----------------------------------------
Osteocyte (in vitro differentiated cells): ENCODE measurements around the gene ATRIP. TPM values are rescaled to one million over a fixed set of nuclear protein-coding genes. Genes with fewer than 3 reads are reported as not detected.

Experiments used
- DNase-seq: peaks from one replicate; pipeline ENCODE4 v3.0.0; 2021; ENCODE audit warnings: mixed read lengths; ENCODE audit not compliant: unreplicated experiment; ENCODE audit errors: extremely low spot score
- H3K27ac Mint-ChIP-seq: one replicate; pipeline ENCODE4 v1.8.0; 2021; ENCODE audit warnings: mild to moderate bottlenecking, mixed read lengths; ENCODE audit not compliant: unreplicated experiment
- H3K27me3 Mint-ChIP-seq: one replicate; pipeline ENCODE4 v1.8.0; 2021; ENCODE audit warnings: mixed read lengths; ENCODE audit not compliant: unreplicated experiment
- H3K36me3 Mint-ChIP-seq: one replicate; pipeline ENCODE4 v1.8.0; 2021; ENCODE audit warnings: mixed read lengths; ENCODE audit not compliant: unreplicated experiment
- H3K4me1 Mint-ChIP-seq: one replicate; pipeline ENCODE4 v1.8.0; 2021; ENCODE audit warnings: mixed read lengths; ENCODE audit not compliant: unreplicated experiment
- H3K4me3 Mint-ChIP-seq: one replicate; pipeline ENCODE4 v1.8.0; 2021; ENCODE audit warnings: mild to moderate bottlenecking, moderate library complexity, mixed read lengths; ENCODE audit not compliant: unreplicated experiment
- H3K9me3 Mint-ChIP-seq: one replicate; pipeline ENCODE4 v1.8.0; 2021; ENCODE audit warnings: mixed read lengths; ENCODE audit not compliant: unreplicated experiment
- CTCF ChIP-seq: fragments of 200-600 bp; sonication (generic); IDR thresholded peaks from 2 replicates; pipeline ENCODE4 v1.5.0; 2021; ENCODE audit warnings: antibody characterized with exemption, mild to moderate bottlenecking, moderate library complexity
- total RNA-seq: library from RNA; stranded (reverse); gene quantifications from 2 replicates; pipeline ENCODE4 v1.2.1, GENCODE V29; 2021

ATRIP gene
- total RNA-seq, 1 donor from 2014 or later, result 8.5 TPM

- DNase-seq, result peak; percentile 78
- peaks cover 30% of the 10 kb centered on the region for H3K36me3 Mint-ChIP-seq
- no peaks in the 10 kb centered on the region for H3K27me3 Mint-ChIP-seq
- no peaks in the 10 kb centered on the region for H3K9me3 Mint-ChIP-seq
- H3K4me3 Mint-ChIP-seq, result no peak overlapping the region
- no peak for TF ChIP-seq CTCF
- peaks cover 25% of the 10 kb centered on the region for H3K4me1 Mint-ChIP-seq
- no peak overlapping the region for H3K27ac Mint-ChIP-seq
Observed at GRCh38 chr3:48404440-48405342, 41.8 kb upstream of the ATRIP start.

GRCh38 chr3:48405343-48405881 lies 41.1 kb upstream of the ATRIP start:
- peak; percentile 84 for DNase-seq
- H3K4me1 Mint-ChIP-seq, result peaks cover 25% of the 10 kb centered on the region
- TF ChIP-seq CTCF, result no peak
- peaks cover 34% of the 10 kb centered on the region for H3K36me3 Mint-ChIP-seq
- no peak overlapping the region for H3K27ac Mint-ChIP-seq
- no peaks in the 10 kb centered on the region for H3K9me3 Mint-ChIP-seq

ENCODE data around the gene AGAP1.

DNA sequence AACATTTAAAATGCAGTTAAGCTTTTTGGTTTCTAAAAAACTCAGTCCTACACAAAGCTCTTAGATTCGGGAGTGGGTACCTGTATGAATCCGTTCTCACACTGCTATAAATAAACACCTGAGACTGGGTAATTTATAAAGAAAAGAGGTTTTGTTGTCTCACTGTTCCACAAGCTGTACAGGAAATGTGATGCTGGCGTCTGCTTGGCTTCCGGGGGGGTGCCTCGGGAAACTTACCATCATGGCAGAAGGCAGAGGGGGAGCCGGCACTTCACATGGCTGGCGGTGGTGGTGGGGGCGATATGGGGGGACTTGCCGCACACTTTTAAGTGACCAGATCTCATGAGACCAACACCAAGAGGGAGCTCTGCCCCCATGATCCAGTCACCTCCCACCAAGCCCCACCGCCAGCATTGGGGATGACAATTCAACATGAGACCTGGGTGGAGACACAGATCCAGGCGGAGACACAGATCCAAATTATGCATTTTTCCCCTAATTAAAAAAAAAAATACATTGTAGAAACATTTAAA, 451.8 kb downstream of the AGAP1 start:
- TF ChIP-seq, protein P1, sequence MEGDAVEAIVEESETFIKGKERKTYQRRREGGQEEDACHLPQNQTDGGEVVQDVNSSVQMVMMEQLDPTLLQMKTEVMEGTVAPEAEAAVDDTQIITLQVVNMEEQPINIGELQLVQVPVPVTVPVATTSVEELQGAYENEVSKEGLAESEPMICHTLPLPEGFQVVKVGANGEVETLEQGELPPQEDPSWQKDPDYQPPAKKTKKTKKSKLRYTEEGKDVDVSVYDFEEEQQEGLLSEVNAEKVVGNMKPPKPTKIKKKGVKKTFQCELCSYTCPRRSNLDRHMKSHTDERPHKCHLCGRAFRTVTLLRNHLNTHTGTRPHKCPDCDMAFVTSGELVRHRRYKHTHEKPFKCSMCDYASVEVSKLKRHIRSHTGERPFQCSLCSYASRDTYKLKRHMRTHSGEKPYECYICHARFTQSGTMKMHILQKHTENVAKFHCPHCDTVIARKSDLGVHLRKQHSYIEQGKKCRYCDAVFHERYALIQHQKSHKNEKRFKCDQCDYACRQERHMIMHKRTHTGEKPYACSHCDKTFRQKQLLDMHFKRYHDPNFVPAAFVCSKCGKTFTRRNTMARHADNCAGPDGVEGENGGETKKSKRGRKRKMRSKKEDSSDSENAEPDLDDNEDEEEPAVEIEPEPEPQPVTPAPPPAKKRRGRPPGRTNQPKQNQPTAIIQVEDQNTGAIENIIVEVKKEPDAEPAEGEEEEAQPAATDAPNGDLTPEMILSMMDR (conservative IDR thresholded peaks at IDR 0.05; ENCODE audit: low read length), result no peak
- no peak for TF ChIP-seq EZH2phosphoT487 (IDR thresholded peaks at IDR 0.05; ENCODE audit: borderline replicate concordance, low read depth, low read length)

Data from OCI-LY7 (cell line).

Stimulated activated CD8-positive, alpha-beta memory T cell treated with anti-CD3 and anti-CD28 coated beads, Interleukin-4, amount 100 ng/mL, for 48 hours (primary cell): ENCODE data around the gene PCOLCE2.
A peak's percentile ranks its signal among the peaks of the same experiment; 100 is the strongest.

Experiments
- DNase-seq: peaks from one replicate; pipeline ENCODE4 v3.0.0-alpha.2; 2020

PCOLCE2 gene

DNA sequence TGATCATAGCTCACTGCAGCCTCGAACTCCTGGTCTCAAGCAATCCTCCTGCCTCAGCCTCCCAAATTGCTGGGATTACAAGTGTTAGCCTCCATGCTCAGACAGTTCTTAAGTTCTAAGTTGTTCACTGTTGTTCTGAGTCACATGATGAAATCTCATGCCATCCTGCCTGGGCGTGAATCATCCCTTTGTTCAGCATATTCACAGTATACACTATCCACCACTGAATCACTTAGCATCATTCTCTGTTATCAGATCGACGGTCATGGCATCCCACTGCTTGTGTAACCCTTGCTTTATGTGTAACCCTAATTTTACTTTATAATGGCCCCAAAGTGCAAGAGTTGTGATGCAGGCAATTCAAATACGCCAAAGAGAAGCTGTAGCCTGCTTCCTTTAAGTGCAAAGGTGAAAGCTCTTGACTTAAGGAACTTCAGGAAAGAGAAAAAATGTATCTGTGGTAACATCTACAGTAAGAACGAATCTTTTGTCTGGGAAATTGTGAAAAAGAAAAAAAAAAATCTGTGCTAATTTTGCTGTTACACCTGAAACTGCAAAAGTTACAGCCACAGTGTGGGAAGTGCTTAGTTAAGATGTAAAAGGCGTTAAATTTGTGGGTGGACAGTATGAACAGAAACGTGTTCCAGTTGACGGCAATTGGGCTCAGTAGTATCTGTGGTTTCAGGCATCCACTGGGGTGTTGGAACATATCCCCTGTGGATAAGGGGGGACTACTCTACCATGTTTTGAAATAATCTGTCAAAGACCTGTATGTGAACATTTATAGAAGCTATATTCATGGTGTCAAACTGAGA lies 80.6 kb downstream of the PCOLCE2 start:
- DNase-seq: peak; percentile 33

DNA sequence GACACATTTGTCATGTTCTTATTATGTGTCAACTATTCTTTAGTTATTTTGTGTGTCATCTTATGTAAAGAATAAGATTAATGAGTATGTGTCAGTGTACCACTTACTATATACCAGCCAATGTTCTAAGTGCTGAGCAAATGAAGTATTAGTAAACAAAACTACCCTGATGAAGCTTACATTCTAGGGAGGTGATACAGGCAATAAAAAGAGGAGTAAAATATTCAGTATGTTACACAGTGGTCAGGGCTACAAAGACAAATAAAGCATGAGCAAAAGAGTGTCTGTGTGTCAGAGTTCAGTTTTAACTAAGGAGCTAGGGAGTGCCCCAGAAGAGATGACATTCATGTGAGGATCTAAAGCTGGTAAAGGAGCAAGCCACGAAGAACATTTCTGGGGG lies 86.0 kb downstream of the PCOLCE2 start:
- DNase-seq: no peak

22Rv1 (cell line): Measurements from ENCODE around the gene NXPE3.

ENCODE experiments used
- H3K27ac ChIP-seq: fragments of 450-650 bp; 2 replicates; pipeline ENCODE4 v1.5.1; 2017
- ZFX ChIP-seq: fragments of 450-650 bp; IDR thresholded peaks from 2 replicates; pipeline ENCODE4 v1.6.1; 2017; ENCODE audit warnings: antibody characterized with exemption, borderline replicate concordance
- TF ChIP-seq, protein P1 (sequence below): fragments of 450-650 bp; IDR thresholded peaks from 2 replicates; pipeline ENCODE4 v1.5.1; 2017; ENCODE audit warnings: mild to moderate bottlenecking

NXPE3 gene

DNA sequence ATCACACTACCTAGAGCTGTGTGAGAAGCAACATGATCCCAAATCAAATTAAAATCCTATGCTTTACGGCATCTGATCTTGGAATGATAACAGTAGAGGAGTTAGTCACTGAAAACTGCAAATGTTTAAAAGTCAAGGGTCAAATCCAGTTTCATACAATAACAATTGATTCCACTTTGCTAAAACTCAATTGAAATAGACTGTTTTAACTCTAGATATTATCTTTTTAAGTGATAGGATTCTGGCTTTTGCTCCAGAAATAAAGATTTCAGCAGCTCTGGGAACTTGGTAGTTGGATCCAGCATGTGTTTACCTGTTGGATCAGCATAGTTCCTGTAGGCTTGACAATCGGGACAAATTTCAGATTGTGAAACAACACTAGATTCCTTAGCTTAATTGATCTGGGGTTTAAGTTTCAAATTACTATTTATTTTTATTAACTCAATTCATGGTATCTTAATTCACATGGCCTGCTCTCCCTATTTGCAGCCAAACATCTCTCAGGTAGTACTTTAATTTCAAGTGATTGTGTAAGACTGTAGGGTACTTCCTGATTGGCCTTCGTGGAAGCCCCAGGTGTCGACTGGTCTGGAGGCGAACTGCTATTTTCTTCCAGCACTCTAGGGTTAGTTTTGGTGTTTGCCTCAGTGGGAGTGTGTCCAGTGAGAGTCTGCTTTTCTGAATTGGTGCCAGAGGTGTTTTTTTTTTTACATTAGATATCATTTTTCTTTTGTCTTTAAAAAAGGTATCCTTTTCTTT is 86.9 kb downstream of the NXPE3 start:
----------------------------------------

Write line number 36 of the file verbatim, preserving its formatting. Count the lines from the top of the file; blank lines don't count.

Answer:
A peak's percentile ranks its signal among the peaks of the same experiment; 100 is the strongest.